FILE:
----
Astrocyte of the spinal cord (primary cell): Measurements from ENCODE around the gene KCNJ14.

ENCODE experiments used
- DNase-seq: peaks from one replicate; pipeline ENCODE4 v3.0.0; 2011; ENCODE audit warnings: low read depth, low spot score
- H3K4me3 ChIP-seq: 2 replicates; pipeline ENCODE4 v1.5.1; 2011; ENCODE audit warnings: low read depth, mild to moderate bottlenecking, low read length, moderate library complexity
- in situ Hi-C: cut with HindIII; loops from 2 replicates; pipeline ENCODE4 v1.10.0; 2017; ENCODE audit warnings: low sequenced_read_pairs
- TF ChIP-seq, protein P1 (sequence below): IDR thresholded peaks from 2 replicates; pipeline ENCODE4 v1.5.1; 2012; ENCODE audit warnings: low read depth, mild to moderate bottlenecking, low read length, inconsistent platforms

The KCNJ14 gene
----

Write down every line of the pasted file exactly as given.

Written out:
Astrocyte of the spinal cord (primary cell): Measurements from ENCODE around the gene KCNJ14.

ENCODE experiments used
- DNase-seq: peaks from one replicate; pipeline ENCODE4 v3.0.0; 2011; ENCODE audit warnings: low read depth, low spot score
- H3K4me3 ChIP-seq: 2 replicates; pipeline ENCODE4 v1.5.1; 2011; ENCODE audit warnings: low read depth, mild to moderate bottlenecking, low read length, moderate library complexity
- in situ Hi-C: cut with HindIII; loops from 2 replicates; pipeline ENCODE4 v1.10.0; 2017; ENCODE audit warnings: low sequenced_read_pairs
- TF ChIP-seq, protein P1 (sequence below): IDR thresholded peaks from 2 replicates; pipeline ENCODE4 v1.5.1; 2012; ENCODE audit warnings: low read depth, mild to moderate bottlenecking, low read length, inconsistent platforms

The KCNJ14 gene